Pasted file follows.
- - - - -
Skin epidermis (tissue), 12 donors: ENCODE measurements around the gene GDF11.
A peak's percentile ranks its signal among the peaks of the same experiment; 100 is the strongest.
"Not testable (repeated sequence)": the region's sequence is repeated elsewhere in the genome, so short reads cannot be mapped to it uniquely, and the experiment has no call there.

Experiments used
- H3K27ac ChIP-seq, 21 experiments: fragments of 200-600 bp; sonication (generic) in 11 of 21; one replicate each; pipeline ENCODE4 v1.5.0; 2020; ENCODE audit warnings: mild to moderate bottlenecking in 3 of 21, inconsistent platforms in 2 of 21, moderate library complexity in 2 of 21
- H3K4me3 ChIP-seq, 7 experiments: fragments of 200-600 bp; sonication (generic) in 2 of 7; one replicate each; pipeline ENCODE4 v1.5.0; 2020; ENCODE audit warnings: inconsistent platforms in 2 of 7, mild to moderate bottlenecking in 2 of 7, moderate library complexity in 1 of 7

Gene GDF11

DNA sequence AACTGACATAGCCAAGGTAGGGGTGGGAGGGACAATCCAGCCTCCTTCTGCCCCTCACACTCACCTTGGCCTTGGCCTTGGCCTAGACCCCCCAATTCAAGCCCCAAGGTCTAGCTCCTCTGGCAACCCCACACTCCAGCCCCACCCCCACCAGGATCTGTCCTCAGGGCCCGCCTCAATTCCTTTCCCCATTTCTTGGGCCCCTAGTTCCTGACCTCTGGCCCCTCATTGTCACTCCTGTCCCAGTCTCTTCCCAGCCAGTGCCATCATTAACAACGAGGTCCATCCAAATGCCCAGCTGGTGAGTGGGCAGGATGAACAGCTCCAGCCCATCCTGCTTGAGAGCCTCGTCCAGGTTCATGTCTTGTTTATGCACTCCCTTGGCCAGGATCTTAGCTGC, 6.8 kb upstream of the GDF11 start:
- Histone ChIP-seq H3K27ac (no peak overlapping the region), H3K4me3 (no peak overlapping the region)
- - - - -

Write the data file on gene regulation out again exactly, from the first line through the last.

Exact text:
Skin epidermis (tissue), 12 donors: ENCODE measurements around the gene GDF11.
A peak's percentile ranks its signal among the peaks of the same experiment; 100 is the strongest.
"Not testable (repeated sequence)": the region's sequence is repeated elsewhere in the genome, so short reads cannot be mapped to it uniquely, and the experiment has no call there.

Experiments used
- H3K27ac ChIP-seq, 21 experiments: fragments of 200-600 bp; sonication (generic) in 11 of 21; one replicate each; pipeline ENCODE4 v1.5.0; 2020; ENCODE audit warnings: mild to moderate bottlenecking in 3 of 21, inconsistent platforms in 2 of 21, moderate library complexity in 2 of 21
- H3K4me3 ChIP-seq, 7 experiments: fragments of 200-600 bp; sonication (generic) in 2 of 7; one replicate each; pipeline ENCODE4 v1.5.0; 2020; ENCODE audit warnings: inconsistent platforms in 2 of 7, mild to moderate bottlenecking in 2 of 7, moderate library complexity in 1 of 7

Gene GDF11

DNA sequence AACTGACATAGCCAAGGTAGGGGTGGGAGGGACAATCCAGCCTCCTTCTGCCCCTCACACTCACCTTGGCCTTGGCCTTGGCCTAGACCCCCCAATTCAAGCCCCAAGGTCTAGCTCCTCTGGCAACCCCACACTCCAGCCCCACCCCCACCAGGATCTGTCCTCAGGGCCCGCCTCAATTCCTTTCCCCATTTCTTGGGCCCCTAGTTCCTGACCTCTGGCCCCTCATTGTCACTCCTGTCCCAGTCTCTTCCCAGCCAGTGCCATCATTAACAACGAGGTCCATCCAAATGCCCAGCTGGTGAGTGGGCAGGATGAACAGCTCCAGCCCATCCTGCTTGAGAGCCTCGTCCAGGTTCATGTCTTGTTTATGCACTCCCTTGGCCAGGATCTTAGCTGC, 6.8 kb upstream of the GDF11 start:
- Histone ChIP-seq H3K27ac (no peak overlapping the region), H3K4me3 (no peak overlapping the region)